Purging the Plastics: 2019 Edition

Last year Monty Don and a whole slew of other folks started talking more seriously about finding ways to purge (or at least minimize) the plastics in our garden. This of course got me thinking about it as well.

Almost all of my seed starting gear is heavy duty plastic that is reusable. The hold-outs are flimsy 4 pack pots (I reuse these until they crack or fall apart, usually 2-3 years) and the 4″ square pots that you get veg and small perennials in. I have boatloads of those and do reuse them as well (they last much longer, I’m on year 5 with many). They are perfect for tomatoes, peppers, eggplant, squash, melons, and larger seedlings that I don’t like having to pot-on over and over.

One of the recommendations Monty had last year was to save and reuse toilet paper rolls for smaller seedlings like greens, annual flowers, and beans. It isn’t a new idea, but Monty got me thinking about actually doing it. Obviously this is dead easy to do and is 100% free- so I set out a decent looking reusable bag that was sturdy enough to stay upright and I kept it under the open section of countertop in our bathroom. Empty roll? Into the bag. It was shocking to see how quickly they accumulate and I started this growing season with well over 70 tubes without being terribly diligent about it. I also saved paper towel tubes when I thought of it.

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I did a tiny bit of research to see if there was anything else I was supposed to do other than chuck some dirt and seeds into the tube and get on with it. Short answer? No. Long answer? Well, some folks online cut slits in the bottom of the tube to fold the ends inward to make a bottom. I really don’t think this is necessary and haven’t chosen to do it. I used some of my heavy duty trays to hold the tubes and each was able to hold 12 tubes.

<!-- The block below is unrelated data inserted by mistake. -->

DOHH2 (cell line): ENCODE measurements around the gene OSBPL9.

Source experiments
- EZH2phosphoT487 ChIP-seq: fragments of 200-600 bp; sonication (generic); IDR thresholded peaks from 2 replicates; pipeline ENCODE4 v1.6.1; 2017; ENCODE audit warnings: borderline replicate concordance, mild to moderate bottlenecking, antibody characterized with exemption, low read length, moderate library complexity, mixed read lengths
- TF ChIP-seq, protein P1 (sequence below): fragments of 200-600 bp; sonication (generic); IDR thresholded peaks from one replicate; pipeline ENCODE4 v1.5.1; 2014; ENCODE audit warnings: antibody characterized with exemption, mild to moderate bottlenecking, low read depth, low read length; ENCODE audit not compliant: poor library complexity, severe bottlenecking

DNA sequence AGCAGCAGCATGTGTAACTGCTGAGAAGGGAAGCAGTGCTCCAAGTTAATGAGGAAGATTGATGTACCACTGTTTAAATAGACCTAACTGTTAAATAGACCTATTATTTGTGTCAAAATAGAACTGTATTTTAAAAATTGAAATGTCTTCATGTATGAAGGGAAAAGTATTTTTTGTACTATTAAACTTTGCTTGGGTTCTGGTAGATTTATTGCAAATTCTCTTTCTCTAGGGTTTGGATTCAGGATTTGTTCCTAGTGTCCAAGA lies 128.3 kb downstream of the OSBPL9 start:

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My immediate reaction is that this method is actually so easy, smart, and phenomenally cheap. You can use a Sharpie to write directly on the tube (I LOVE this- easily my favorite thing about this technique). The dimensions of the tubes are pretty similar (perhaps a bit wider and a hair shorter) to the 38 cell deep plug trays. This means there’s plenty of room for growing roots and not a massive need to pot things on.

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They wick up moisture quite readily and seem to retain it well. Only one has partially unraveled on me (not enough to cause an issue), so they are holding up well. I’m equally excited that these can just get popped into the dirt. I’ve read that scoring the paper with a sharp blade before planting helps, and that makes good horticultural sense. The other thing I learned last year from the biodegradable pots is that it is KEY to be sure the top edge of these containers/pots are under the soil line. If they sit proud of the dirt they seem to dry out faster and cause issues for the roots below.

I’m still planning to use the 4″ pots for seeds that will need to grow into bigger plants before potting out (tomatoes, squash, cucumbers, melons), but I’ve already started saving next year’s batch of rolls.

Have any of you ever tried using these? What are your pros and/or cons? What other clever upcycling and recycling ideas have you implemented into your seed starting routines?

 

 

 

 

 

One thought on “Purging the Plastics: 2019 Edition

  1. I love this idea – I’ve also seen it before, but since you are having success with it, I’ll try it too. I reuse my tiny tray inserts til they crack but they are so small and it’s not like I’ll be buying more. And cowpots etc are nice but expensive, as I use a lot to start plants for our synagogue garden. Toilet paper rolls will be a great recycling lesson that I can show everyone. Thanks again.

    Like

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